Playboy Enterprises Inc. agreed to pay $5.25 million to settle investors’ lawsuits alleging the media company’s founder, Hugh M. Hefner, shortchanged shareholders in a going-private buyout.
The accord resolves four suits over the 2011 deal, in which Hefner backed a partnership’s acquisition of all Playboy stock he didn’t already own for $6.15 a share, according to Delaware Chancery Court filings. Hefner and Playboy officials denied they harmed investors as part of the transaction.
“The defendants are entering into the stipulation solely because the settlement would eliminate the burden, expense and uncertainties inherent in further litigation,” company officials said in today’s filing.
The accord comes after Playboy, founded by Hefner in 1953, moved its headquarters from Chicago to Beverly Hills, California, in August as part of a consolidation effort, officials said. The adult-entertainment company’s magazine and TV divisions are now housed together in the 45,000-square-foot facility.
Teri Thomerson, a spokeswoman for Playboy, didn’t respond to e-mails seeking comment on the settlement. Carmella Keener, a lawyer for some of the Playboy investors who sued, didn’t return a call and an e-mail seeking comment.
Playboy expanded globally in the 1960s and 1970s when Hefner, now 86, ran the company. The company went public in 1971 and circulation reached 7.2 million for one issue in 1972. Hefner is the company’s chief creative officer.
Hefner faced a challenge for control of the company in 2010 when FriendFinder Networks Inc., owner of Penthouse magazine, offered $210 million for Playboy.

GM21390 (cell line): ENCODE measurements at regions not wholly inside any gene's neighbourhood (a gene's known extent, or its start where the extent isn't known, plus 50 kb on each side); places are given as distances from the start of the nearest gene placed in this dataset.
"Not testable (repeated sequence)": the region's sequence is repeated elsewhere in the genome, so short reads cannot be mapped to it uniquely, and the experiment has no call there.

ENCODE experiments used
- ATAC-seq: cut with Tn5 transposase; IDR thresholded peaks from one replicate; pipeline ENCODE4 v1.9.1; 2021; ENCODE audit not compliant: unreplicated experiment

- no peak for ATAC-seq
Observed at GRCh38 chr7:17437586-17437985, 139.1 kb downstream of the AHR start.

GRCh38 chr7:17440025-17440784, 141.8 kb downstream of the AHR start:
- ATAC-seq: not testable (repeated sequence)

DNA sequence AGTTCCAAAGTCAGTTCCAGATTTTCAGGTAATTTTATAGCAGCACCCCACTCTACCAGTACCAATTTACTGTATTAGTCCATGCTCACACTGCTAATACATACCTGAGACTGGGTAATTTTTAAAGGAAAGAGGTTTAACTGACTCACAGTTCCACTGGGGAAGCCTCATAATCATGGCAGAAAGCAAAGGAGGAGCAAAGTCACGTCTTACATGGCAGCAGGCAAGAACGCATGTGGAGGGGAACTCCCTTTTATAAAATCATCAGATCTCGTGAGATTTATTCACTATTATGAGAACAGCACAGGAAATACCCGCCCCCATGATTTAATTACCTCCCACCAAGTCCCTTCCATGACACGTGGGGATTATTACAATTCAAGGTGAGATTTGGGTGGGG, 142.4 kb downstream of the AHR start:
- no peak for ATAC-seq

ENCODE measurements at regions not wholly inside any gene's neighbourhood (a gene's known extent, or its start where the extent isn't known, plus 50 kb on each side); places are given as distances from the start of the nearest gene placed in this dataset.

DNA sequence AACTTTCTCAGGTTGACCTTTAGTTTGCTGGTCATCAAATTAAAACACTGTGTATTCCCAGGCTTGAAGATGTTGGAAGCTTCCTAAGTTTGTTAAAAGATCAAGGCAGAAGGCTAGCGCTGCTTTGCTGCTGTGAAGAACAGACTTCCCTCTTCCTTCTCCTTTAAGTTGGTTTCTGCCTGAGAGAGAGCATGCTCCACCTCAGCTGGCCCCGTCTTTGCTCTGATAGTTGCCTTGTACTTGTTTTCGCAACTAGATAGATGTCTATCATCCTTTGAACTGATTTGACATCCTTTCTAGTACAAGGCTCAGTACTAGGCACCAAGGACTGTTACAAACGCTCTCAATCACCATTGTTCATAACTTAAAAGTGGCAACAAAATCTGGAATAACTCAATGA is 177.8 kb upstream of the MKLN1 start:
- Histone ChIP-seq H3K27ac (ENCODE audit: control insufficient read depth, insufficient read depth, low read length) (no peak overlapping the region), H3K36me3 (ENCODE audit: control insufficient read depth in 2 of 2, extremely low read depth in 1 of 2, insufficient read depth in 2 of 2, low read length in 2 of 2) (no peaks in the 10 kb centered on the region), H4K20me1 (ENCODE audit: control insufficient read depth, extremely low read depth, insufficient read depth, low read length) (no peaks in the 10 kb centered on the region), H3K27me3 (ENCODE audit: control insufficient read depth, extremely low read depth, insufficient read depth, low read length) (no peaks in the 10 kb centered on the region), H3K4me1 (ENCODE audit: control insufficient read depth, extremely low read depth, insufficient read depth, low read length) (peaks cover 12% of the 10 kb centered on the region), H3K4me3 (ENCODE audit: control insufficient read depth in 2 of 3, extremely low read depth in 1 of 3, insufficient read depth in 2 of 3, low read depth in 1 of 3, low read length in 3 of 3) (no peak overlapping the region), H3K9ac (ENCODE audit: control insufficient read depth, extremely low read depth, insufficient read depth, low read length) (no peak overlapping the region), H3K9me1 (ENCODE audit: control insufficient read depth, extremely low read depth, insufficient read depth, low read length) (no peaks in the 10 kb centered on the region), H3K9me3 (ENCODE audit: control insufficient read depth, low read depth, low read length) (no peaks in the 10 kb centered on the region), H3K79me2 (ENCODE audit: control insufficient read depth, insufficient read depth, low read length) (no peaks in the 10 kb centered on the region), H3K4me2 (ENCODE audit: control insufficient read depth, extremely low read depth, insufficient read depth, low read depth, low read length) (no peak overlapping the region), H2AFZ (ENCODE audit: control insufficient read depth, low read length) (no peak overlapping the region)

That prompted Hefner to team up with the private-equity firm Rizvi Traverse Management LLC to take Playboy private in a $207 million deal backed by more than 84 percent of the company’s minority stockholders, according to court filings. The acquisition provided a 50 percent premium to investors, company officials said.
Some Playboy investors contend they were shortchanged in the buyout and argue Hefner took the company private “at an inadequate price,” according to a 2010 suit filed in state court in Wilmington, Delaware.
Hefner, who wasn’t serving as a Playboy director when the board considered the going-private deal, didn’t “utilize his controlling interest” in the company to strong-arm executives or other investors into backing the buyout, his lawyers said in earlier court filings.
As part of the buyout, Hefner “sold his controlling interest” in Playboy to the partnership, the lawyers noted in the filing. Minority shareholders shouldn’t be able to use that sale to challenge the deal, the attorneys said.
Delaware law gives a controlling shareholder the “discretion as to when to sell his stock and to whom,” the lawyers said in earlier court filings.
Rizvi Traverse, with offices in New York and Los Angeles, has investments in firms such as Menlo Park, California-based Facebook Inc. and San Francisco-based Twitter Inc. along with Playboy, according to the firm’s website.
Delaware Chancery Court Judge John Noble still must decide whether to approve the settlement.
The case is In Re Playboy Enterprises Inc. Shareholders Litigation, CA5632-VCN, Delaware Chancery Court (Wilmington).